Chart 3: Major Sector Contributions to Productivity Growth in Selected Economies, 1995-2007
Source: Timmer et al. (2011). In this study, “market services” include a wide variety of economic activities, ranging from trade and transportation services, to financial and business services, but also hotels, restaurants, and personal services.
Another way of looking at the same issue is to consider the diffusion rates of technology in European economies. Obviously, frontier firms – usually larger and internationally competitive enterprises – adopt new technologies and grow their productivity faster than other firms. What defines the scope of productivity for the entire business sector is what happens in non-frontier firms. In the manufacturing sector, firms in the Euro area have faster rates of productivity growth than non-frontier firms in the OECD as a whole. In services, however, it is the opposite relation (as shown in Chart 4 below). While there are several explanations behind Europe’s trailing services sector, it has been known for a long time that a key problem is related to the rate of technology diffusion in the sector of services SMEs. This is why a chief ambition for Europe should be to raise the level of technological and digital intensity in its entire economy – and to ensure that the restrictions to technological diffusion are reduced.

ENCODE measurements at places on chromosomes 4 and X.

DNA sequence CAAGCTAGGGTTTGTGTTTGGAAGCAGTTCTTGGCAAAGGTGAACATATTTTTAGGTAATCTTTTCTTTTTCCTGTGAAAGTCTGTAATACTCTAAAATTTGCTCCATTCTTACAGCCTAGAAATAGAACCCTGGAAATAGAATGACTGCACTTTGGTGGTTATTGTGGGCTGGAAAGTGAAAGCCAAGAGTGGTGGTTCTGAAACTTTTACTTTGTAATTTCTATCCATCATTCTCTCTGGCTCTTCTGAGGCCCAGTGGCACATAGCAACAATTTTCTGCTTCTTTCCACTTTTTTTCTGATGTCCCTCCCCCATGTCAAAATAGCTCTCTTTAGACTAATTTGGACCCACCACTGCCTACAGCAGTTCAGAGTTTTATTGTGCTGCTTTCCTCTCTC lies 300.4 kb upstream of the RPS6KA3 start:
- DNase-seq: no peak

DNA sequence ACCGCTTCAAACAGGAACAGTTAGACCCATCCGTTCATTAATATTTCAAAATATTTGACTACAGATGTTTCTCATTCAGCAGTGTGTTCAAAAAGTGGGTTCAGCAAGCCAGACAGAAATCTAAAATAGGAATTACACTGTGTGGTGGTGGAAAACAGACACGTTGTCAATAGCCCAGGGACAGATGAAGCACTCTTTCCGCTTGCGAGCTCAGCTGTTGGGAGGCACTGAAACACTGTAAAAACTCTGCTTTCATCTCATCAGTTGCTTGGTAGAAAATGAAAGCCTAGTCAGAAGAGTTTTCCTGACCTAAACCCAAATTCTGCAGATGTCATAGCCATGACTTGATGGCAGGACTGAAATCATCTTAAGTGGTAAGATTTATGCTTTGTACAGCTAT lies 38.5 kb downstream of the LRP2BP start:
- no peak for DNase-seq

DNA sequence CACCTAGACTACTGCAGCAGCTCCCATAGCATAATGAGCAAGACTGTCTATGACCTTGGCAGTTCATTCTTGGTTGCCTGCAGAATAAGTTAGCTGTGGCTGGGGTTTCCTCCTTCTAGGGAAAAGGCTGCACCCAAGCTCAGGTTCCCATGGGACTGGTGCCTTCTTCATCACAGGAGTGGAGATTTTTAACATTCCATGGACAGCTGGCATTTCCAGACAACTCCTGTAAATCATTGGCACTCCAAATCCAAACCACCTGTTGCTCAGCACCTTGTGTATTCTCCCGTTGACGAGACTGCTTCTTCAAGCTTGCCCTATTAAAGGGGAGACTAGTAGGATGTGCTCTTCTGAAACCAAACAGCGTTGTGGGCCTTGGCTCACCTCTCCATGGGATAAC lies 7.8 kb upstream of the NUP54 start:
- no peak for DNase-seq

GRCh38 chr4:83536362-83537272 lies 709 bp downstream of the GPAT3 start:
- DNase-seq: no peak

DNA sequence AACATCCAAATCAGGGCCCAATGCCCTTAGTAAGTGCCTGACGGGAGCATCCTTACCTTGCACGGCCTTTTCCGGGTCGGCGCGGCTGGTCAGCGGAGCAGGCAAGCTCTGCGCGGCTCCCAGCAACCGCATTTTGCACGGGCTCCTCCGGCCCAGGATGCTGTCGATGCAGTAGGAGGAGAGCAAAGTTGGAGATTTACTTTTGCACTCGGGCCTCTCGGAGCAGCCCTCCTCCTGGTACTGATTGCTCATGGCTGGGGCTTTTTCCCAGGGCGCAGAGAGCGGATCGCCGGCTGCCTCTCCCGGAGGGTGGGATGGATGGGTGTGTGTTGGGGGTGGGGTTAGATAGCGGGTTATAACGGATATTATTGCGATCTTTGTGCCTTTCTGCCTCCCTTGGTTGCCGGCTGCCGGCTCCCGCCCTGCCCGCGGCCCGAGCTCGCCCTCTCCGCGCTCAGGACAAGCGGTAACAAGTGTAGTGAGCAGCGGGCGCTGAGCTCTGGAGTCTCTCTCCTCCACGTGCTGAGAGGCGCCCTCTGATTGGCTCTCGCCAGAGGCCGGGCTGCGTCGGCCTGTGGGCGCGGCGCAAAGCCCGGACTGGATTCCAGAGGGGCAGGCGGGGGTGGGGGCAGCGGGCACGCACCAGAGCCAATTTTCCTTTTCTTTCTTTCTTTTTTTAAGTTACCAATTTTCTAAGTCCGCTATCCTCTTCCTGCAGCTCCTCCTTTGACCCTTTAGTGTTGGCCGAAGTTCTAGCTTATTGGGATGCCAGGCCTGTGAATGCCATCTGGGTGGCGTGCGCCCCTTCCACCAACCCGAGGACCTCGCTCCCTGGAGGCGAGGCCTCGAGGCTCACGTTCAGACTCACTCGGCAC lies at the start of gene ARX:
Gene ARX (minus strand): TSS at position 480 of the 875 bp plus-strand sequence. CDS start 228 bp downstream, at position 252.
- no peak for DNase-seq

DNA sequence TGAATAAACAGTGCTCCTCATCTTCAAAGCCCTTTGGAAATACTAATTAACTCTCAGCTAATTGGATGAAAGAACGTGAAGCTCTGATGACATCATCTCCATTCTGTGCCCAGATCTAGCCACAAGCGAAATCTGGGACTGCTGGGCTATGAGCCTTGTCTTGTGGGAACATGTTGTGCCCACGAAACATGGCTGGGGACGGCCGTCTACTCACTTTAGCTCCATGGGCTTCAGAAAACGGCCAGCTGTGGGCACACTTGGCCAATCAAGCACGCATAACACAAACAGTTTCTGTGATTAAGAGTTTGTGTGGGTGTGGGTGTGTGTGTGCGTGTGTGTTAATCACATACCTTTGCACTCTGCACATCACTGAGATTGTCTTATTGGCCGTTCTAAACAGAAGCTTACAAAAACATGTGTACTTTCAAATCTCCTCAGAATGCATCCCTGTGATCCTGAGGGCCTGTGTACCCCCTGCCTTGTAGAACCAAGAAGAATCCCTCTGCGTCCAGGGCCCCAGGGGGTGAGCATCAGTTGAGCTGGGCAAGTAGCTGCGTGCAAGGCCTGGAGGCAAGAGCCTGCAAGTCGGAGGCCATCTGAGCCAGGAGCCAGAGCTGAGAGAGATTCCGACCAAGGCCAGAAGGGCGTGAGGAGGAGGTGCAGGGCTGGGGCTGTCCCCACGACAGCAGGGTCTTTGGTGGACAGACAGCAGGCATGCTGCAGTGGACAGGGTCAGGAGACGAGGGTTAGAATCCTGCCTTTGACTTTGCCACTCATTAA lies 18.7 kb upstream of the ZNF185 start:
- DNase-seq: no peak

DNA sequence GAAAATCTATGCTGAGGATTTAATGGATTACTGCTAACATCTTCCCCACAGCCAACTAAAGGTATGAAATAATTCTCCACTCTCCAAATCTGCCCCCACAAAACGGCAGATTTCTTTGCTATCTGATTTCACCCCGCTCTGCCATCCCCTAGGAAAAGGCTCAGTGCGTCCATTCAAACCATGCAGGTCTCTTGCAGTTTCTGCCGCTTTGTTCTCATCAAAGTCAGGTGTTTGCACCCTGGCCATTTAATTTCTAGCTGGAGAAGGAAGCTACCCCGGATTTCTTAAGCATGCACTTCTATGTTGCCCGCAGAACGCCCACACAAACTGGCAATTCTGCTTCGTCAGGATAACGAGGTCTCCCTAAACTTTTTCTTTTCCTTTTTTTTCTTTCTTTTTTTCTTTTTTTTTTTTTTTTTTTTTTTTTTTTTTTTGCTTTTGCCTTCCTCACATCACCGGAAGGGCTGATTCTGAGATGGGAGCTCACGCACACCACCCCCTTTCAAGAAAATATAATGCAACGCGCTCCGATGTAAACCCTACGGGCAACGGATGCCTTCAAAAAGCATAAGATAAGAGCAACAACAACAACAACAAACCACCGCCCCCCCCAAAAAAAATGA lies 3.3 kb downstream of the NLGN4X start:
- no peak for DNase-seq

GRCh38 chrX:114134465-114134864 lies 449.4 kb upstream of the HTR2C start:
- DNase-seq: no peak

Chart 4: Technology Diffusion globally and in the Euro Area – Services (Index: 2003=1)
Source: European Central Bank
Economics prospects for digital renewal in Europe
Digital convergers are already established in international value chains and, even if their endowments remain distant from the frontrunners, the output they create from current digital endowments is significant and contributes substantially to their economies. They are in competition with other economies in the world that have similar positions in international value chains and they are on a trend of fast acceleration of their digital competitiveness. This is illustrated, for example, by the fact that the digital economy has contributed to the centre of economic gravity shifting away from Europe to Southeast Asia in recent years. This trend is estimated to continue with the centre of economic gravity further shifting to the Asia-Pacific region until 2025 (Erixon, 2017).